What it means: There’s no standard definition for this term, so it can mean any number of things―or nothing at all.
The health implications: There’s no evidence that low-carb diets are more effective long-term than any other diets. Also, some carbs, like whole grains and produce, are healthier than others, and this term doesn’t distinguish between “good” and refined carbs.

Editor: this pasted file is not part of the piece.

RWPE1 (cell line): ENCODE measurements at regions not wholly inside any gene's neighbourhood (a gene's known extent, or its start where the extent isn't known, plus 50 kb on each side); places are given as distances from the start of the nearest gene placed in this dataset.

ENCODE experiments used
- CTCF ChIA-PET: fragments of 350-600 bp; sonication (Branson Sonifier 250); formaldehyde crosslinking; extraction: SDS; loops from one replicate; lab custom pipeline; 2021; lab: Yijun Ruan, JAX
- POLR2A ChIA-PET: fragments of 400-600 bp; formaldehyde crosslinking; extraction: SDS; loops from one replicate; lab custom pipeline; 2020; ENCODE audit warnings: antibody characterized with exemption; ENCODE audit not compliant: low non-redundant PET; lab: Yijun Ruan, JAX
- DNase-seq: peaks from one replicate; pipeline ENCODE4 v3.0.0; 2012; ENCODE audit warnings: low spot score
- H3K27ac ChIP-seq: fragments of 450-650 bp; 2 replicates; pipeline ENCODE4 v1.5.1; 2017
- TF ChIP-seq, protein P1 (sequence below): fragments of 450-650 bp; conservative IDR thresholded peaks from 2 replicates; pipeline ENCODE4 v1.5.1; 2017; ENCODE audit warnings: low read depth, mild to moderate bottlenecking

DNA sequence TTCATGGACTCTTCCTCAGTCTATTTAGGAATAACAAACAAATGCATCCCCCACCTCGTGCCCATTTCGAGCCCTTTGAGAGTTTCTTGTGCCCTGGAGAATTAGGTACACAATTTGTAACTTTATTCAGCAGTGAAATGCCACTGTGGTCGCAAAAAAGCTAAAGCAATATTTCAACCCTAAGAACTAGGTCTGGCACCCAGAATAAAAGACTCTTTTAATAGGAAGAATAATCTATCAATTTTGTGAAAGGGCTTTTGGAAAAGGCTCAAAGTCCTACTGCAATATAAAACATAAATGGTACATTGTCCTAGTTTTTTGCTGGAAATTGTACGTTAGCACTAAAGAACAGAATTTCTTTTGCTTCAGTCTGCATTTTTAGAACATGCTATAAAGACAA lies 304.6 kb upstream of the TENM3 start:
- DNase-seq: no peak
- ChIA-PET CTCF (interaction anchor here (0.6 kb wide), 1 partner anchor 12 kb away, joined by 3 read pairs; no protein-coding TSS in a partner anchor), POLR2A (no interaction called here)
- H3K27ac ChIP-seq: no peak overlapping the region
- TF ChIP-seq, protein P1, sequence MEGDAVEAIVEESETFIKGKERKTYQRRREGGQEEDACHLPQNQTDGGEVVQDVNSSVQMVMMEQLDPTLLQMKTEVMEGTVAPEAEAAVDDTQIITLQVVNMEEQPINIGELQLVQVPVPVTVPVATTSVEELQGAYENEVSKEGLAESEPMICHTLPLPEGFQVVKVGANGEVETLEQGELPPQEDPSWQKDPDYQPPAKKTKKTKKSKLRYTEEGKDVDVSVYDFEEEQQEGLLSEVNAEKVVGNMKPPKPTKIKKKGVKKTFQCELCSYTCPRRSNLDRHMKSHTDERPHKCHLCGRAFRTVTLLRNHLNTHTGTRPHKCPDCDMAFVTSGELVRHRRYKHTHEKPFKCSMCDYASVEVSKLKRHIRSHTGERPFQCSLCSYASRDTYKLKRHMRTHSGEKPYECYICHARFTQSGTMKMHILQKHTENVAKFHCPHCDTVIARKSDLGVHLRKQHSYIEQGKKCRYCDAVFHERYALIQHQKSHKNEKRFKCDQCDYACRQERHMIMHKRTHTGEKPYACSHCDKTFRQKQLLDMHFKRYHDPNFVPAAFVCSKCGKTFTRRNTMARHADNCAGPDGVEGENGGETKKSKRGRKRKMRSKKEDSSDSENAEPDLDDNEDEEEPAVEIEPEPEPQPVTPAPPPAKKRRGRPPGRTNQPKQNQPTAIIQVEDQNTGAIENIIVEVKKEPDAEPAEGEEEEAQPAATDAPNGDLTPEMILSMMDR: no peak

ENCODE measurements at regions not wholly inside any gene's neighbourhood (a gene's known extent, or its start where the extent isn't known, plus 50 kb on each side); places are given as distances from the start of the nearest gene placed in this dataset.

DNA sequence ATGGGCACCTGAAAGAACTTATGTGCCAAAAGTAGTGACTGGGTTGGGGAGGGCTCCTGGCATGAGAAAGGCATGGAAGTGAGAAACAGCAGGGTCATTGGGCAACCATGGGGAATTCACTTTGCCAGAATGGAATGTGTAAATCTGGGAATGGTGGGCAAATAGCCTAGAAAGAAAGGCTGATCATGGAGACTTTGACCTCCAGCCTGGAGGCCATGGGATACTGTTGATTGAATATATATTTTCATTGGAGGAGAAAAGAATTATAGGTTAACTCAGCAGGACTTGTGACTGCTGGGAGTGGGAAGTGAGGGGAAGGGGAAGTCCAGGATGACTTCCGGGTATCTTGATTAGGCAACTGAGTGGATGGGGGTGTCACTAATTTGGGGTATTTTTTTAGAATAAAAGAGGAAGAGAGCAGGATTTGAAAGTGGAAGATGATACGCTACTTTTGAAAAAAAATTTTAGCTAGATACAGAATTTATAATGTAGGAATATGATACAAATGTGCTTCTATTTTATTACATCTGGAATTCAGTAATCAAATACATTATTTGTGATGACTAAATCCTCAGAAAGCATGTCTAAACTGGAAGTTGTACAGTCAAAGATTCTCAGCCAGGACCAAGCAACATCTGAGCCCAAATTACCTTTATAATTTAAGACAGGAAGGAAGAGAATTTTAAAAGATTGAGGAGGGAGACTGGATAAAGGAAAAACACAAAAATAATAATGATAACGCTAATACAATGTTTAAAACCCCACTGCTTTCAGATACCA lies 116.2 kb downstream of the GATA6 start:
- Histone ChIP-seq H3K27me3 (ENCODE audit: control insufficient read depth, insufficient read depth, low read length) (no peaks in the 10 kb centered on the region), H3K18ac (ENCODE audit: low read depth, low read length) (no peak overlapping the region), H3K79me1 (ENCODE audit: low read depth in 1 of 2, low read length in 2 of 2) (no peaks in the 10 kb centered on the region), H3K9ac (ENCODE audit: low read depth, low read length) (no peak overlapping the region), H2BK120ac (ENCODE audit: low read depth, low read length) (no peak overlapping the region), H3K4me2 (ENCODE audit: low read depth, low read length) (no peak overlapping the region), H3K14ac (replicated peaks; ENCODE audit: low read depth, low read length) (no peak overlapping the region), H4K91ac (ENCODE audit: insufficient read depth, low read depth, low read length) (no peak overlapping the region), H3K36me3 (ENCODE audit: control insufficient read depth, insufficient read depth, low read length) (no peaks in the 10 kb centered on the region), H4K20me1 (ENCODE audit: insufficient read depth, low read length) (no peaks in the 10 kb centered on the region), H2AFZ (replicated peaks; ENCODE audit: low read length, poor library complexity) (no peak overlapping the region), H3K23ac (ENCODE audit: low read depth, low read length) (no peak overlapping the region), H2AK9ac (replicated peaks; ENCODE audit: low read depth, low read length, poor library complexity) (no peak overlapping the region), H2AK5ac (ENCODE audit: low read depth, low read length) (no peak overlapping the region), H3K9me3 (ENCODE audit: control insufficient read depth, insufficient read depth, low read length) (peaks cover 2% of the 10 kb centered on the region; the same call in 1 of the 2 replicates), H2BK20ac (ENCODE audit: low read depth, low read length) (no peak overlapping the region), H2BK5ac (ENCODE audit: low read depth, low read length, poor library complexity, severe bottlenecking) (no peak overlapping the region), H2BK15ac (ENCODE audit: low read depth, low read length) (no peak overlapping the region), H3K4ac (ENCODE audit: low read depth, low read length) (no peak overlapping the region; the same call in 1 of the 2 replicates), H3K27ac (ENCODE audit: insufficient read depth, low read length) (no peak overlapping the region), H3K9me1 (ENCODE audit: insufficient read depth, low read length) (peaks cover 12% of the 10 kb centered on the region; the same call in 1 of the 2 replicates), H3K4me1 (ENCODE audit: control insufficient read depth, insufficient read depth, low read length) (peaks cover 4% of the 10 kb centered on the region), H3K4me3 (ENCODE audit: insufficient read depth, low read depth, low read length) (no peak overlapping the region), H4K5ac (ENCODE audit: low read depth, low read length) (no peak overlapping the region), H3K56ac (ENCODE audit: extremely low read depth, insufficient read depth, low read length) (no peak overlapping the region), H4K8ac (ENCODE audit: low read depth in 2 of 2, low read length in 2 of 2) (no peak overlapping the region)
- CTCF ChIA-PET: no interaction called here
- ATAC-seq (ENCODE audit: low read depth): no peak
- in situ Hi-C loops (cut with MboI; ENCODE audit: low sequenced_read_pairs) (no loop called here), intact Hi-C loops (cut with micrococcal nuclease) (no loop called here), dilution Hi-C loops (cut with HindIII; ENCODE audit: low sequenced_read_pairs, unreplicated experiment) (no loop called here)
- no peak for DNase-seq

Keep in mind: Manufacturers often replace those “missing carbs” with high-fat ingredients (such as nuts), sugar alcohols, or artificial sweeteners, so sometimes low-carb foods have just as many calories as foods that are not low-carb.
Bottom line: Disregard this label and pick foods that are healthy for what they do contain―vitamins, nutrients, and fresh ingredients.